Food hygiene and safety issues for infants

The four main food groups are:

  1. Fruit and vegetables. Number of servings per day: 2 vegetables and 2 fruits Useful as snacks. Try some raw vegetables. Offer vegetable soups. Offer a wide variety including fresh, frozen, canned or dried.
  2. Bread, cereals and potatoes Number of servings per day: 4 or more Try to include some at each meal. Also useful as snacks Include some whole meal and whole grain varieties.
  3. Milk and dairy foods. Number of servings per day: 3 Children aged one to five need about one pint of whole milk a day. Drinking more than a pint may spoil the appetite for other foods. Semi-skimmed milk may be given from the age of 2 years provided the child is eating a wide variety of foods and is growing and gaining weight normally. Cheese, yoghurt, from age frais and milk puddings are useful alternatives.
  4. Meat, fish and alternatives. Number of servings per day: 2 Encourage children to try different foods from this group, e.g. beef, pork, lamb, chicken, turkey, fish, eggs, baked beans, lentils and other types of pulses. (Nuts should not be given to children under five because of the risk of choking).
  5. The fifth food group, the fats and sugars, should be restricted to special occasion foods only.

What is a serving? This depends on the age of the child and the stage they have reached. It is better to give a little of a food and wait for the child to reach (or ask) for more, than to give them too much. This also saves waste. The more foods a child tries, the more likely they are to enjoy a varied diet, but don’t expect them to eat a full portion at every meal. A varied diet is associated with better health as it is more likely to contain all the nutrients the body needs.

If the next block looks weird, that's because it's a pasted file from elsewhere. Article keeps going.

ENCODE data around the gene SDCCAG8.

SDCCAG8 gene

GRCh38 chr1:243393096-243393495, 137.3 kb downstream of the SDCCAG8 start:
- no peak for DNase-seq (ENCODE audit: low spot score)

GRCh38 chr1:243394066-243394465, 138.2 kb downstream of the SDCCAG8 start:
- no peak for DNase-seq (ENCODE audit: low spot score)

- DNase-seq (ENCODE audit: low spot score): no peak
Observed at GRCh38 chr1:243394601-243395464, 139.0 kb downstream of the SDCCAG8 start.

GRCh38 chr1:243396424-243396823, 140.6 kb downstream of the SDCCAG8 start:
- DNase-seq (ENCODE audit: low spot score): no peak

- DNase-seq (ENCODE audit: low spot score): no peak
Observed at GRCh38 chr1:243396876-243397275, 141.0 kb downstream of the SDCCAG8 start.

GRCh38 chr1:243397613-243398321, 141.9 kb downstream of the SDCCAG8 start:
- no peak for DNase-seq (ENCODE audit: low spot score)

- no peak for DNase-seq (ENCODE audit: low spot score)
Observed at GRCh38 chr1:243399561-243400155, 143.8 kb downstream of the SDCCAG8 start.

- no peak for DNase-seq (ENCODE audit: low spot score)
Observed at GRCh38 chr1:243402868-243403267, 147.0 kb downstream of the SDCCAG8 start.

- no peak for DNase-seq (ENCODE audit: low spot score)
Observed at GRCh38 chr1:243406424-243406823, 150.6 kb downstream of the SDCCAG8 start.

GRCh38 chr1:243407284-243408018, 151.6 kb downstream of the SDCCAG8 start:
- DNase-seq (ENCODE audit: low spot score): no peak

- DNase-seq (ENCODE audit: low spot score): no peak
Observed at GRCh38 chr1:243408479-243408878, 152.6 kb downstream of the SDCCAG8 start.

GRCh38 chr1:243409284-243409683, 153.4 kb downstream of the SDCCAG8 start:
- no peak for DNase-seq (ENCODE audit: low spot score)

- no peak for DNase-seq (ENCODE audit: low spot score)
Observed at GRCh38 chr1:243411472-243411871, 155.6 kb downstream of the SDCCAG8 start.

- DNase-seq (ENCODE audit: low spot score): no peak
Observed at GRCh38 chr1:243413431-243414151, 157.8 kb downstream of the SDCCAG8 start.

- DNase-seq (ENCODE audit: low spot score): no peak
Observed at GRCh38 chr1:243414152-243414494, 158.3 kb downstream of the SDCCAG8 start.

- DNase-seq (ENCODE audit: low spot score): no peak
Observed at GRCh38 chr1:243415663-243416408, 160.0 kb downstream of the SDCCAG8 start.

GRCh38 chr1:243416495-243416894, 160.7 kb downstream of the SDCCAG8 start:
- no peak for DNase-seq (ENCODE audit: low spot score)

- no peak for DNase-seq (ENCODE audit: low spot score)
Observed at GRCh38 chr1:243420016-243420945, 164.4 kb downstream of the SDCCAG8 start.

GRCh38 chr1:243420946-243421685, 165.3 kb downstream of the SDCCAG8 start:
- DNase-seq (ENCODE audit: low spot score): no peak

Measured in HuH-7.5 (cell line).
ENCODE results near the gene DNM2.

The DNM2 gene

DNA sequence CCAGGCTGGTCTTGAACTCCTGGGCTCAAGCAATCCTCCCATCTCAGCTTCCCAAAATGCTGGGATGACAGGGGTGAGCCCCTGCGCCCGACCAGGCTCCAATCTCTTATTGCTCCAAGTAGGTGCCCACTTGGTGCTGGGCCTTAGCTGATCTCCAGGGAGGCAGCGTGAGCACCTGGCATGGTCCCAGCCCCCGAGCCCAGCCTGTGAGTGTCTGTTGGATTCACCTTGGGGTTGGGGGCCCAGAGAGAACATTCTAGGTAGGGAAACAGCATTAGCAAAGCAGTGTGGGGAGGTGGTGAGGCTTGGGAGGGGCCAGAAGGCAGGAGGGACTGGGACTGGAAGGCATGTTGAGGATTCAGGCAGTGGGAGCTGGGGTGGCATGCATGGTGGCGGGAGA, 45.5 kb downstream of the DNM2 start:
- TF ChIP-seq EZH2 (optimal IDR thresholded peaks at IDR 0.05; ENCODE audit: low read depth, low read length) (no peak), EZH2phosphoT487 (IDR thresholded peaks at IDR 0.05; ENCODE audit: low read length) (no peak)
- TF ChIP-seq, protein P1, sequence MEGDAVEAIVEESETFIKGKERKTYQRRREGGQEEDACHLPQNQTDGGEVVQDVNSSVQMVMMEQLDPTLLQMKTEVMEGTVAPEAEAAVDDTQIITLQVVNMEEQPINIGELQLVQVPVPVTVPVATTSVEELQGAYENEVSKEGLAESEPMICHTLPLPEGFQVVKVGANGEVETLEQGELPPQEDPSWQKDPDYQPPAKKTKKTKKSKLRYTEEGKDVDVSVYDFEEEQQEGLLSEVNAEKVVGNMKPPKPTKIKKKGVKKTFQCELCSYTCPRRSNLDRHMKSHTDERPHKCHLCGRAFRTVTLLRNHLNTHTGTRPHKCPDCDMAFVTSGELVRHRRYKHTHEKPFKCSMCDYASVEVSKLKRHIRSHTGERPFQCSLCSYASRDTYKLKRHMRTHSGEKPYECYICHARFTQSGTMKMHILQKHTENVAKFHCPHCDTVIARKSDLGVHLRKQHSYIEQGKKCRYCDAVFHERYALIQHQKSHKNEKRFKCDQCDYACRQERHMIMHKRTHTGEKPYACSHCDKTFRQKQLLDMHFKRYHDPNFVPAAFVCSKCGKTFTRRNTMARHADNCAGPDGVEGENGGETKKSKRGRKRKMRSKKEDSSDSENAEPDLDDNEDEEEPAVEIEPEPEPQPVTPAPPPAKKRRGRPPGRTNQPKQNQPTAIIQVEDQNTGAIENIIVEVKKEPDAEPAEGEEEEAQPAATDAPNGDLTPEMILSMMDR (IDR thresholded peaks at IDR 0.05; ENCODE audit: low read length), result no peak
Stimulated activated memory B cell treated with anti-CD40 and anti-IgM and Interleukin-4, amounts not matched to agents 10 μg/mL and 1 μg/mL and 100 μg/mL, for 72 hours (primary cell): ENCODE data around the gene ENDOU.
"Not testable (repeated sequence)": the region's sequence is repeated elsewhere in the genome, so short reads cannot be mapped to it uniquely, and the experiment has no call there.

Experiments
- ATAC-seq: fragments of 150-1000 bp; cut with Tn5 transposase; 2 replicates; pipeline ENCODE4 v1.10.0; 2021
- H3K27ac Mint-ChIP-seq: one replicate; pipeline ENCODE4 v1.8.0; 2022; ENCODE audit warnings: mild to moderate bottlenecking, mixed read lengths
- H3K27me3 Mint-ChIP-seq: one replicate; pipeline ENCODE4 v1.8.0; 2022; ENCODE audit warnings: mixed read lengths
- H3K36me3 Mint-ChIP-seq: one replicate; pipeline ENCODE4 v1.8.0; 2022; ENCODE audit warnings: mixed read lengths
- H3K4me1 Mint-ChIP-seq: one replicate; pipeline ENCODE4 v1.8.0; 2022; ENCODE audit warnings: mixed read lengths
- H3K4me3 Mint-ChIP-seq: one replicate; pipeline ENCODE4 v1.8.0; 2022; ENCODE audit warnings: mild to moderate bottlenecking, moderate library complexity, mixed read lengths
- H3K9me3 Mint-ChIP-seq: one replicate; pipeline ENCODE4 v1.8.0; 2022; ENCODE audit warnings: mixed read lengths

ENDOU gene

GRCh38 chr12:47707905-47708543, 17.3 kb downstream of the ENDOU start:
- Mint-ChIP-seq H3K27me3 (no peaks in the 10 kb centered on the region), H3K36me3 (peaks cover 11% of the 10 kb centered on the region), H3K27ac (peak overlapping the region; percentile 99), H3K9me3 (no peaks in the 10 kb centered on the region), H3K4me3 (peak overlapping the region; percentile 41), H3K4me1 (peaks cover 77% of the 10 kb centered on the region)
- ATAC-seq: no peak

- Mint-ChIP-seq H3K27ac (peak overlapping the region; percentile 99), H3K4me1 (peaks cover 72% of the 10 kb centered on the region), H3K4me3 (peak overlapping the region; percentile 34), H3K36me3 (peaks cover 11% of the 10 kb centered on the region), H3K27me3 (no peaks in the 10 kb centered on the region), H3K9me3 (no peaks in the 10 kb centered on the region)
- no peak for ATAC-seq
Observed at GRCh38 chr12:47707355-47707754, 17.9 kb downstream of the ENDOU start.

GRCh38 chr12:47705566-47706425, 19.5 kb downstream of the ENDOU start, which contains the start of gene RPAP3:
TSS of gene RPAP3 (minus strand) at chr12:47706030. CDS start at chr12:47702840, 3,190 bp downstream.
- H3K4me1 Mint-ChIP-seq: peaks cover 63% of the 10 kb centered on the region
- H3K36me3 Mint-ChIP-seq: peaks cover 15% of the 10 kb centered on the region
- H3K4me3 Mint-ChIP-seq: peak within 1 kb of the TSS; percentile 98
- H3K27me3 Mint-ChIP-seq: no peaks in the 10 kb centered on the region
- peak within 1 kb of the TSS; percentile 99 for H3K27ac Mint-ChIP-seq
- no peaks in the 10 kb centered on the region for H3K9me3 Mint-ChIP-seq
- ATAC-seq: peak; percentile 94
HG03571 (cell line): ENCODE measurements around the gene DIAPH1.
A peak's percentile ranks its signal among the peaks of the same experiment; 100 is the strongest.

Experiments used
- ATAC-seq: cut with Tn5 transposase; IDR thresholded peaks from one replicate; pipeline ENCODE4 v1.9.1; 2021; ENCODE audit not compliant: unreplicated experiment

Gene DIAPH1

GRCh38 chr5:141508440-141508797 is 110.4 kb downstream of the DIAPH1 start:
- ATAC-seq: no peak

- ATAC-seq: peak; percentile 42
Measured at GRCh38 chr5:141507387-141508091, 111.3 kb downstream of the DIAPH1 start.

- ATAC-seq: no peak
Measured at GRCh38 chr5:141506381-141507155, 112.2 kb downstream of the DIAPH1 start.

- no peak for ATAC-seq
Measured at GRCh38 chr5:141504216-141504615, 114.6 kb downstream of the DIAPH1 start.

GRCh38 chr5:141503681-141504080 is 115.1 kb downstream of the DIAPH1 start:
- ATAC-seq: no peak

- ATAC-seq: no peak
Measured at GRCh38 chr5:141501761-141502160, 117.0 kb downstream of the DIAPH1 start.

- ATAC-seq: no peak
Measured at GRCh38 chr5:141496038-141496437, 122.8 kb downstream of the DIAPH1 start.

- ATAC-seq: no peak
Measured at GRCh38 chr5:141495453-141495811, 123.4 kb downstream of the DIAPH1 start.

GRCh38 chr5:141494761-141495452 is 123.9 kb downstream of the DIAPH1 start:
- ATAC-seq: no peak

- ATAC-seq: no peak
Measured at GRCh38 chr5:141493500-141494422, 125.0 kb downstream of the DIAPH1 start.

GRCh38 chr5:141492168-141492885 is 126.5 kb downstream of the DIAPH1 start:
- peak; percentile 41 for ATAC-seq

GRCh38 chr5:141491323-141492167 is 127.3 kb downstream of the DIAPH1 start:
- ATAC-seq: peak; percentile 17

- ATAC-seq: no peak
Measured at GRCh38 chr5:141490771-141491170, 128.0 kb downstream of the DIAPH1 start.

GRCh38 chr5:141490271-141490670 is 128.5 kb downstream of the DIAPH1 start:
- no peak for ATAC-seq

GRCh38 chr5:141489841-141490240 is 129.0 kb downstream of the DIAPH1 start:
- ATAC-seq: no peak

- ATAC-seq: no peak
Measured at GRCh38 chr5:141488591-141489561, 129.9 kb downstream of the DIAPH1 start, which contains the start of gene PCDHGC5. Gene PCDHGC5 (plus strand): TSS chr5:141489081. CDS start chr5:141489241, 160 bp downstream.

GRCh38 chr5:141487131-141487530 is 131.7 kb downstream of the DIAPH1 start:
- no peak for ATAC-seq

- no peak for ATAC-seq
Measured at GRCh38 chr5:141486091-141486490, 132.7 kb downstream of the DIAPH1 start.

Specific nutrients for consideration

Vitamin C is important in maintaining good health and has a role in helping the body to absorb iron if both nutrients are present in the same meal. Under-5s should be encouraged to eat foods containing vitamin C – for example most fruit and fruit juices, potatoes, broccoli, and other green vegetables, tomatoes and peppers. Eating four portions of fruit and vegetables a day will ensure an adequate vitamin C intake. It is recommended that children up to the age of 5 years should receive vitamin drops containing vitamins A, C and D. This is the responsibility of the parents or guardians but carers may wish to remind parents of the importance of giving vitamin drops to under-5s, and to provide information about where to find out more about them. They are normally available from the health centre or baby clinic, or from Child & Family centers.

Energy. It is important that the under-5s get enough energy (calories) for growth and development. While adults and children over 5 are encouraged to eat a diet that is high in starchy foods and low in fat, younger children on this sort of diet may not have the appetite to eat enough food to provide all the nutrients they need.

Fat.The current advice for adults and children over 5 years is to consume a diet in which about 35% of their daily energy needs are provided by the fat in food and added to food. The fat intake of children under 2 should not be restricted as the under-2s need foods which are energy-dense and nutrient-dense – that is, foods which pack a lot of calories and other nutrients into a small amount of food.